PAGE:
"I don't have time to grieve."

Grief is a natural response to loss. It can be felt in many ways. Grief’s impact can be emotional, social, spiritual, physical and financial. It is as individual as the person you loved and lost. Grieving while living away from family and friends can be especially difficult. This is a place where you can share your thoughts, and get ideas on how to cope. It is here for you to get support and validation.

"I don't have time to grieve."

Postby mary+m2 » Thu Jan 22, 2015 5:10 pm

Is it the sign of our busy times or something else? I've been hearing this phrase more frequently from bereaved family members. Certainly, there are so many adjustments after a loved one dies, that it seems that grief is put on hold: that it can be controlled.

There is paperwork; return to work; children, in-laws, parents, friends, animals to care for; nights of worry; days of pushing through. Tears well up and are stopped as the next thing to do is the more doable, and less fearful, than the feelings of sadness, anger, loneliness, and just plain missing weave in and out of your mind, body, and spirit.

All of the to-do's are real. And so is the grief.

Tending to your grief, even a few minutes a day, maybe in a daily ritual, can be useful and ease the pressure and help daily functioning. Can you devote a half hour a day to remembering your loved one? Is your relationship with your loved one worth ten minutes a day?

Here are a few ideas. Sit comfortably in a favorite chair for ten minutes and listen to a music that evokes your loved one's memory. Tears? Oh, yes, they're good. Did you know that tears of sadness and joy differ? Sad tears release stress hormones and can help you function better throughout the day. Light a candle and reflect on the love you had, or wished you had, received. Create a space in your home with a picture(s) and mementos to sit with for ten minutes. Keep a daily journal of your feelings and experiences.

A good companion through grief is a little book, Healing After Loss: Daily Meditations for Working Through Grief. Journaling along with the daily meditations, increasing awareness of feelings and thoughts, can go a long way to support the grief that is present.

There are meditations on YouTube or other sites. One ten-minute guided meditation is Encountering Grief: A 10-Minute Guided Meditation with Joan Halifax. Or read a poem, "For Grief" by John O'Donohue. Or write your own poem.

Tending to your grief is tending to your life. Skillful grieving will create the time to grieve and repair.
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Re: "I don't have time to grieve."

Postby m_postotnik » Tue Jun 09, 2015 5:04 pm

There are so many things that we need to do during the course of a 24-hour day, that it is hard to take the time to grieve. Yet if we don’t take the time to attend to our grief, it will eventually come and find us. It’s like paying taxes. If we don’t pay them, eventually, the IRS will come knocking!
So how do we find time? It seems that the only way to make time is to actually schedule time. Many people tell me that attending a regularly scheduled bereavement group, signing up for an art therapy series or scheduling appointments with a counselor or clergy person is helpful. They then know that this time is their time to grieve. This is a structured time that begins and ends, when it is OK to let it all out, and there are other group members to whom they can relate.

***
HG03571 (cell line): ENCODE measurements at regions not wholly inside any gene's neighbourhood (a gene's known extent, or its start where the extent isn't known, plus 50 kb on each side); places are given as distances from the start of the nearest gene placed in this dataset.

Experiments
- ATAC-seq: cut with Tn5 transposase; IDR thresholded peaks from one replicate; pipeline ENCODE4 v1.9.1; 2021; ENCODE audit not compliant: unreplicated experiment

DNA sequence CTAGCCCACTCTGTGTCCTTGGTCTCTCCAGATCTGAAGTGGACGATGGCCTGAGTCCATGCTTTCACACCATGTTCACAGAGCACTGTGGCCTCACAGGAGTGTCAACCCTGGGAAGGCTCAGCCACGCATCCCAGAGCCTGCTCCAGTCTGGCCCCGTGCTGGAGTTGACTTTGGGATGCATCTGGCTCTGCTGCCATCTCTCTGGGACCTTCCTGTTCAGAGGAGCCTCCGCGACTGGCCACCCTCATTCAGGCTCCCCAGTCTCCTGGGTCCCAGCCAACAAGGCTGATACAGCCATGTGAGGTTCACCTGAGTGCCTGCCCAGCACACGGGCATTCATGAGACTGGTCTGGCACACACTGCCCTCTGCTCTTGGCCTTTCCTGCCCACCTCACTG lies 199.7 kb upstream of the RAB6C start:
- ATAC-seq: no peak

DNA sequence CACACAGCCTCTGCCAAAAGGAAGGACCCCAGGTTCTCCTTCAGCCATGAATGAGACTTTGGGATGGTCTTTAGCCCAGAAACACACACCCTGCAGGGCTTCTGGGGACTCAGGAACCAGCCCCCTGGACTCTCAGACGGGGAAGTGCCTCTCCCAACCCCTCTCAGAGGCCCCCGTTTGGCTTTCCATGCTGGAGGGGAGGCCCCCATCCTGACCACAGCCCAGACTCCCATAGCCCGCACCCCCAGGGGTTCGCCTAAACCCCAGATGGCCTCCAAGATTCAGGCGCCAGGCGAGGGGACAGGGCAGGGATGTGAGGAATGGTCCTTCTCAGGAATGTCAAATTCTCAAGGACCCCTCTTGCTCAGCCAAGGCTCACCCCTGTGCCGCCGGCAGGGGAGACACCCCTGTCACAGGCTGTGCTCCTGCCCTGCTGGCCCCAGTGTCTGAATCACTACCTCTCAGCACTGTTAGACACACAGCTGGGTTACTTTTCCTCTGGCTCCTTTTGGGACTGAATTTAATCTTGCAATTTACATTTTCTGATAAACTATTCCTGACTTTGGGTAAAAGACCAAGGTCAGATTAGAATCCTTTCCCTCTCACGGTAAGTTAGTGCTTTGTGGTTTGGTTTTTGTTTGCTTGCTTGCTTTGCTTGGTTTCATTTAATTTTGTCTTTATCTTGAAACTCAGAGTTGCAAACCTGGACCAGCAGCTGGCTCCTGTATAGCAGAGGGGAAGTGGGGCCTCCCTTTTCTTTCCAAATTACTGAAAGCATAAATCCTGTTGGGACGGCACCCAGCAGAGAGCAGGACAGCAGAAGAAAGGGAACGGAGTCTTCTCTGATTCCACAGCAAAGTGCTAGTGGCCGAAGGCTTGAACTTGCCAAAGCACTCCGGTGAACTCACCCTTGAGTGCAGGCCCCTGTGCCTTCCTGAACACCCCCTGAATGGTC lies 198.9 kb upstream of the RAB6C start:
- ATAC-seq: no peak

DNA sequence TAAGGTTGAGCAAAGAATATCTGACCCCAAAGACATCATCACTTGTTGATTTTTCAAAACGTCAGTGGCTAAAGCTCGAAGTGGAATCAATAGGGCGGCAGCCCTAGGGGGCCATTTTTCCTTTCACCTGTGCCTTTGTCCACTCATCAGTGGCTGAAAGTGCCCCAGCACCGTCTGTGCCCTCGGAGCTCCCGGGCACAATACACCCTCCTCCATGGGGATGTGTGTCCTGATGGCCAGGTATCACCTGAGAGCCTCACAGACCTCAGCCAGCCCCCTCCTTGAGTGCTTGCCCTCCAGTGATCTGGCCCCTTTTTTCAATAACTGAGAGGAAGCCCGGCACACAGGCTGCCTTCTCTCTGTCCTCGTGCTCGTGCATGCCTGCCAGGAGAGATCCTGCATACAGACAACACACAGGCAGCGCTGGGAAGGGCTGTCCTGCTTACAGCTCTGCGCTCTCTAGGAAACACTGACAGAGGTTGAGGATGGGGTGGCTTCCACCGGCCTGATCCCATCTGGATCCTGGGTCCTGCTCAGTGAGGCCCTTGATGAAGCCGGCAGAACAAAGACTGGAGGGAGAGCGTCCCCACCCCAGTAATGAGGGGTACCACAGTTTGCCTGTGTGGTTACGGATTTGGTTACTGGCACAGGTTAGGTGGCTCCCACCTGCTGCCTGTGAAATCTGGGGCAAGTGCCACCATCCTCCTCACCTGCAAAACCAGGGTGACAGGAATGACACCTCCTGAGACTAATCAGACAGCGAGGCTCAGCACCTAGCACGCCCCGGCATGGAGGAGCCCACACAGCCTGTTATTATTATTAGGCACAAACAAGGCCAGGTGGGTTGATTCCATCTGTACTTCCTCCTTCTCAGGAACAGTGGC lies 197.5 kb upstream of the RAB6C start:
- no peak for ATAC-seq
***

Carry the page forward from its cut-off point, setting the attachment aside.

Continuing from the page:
If you are not comfortable in a group, you may just schedule time for yourself in the privacy of your own home when you can look at photos or have music playing that your loved one liked. You can write letters to your loved one, talk out loud, color mandala designs, or make other kinds of art. You might go for a walk and think about your loved one, or read poetry or other things that might remind you of your loved one.
The most important thing is that you allow yourself the emotional space to grieve, to feel the loss. How do you make time to grieve?
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Re: "I don't have time to grieve."

Postby kincaid59 » Thu Jun 18, 2015 11:40 am

I have a friend who was devastated when her mother died. She did not know how she could live without her. And the thought of moving on only brought feelings of guilt and sadness, feeling she was abandoning her mom and her memory by allowing herself to be happy again. Only by “walking through her grief” was she able to learn how to function in life without her mom. Not only was she able to function, she was able to grow and enjoy the many opportunities she now had due to not being physically connected to mom.
Experiencing the pain and sadness is a necessary part of the grief journey. Walking away and avoiding only postpones or hides the grief. It’s still there and will surface in other ways….anger, agitation, moodiness, depression, etc. Find a compassionate friend who is willing to listen without judging. Give yourself permission to feel the pain. Identify what is comforting to you and make time to partake in it. When we lose someone we love, it’s the most natural thing to mourn and we are entitled to those feelings. Give yourself permission to be happy and whole again.
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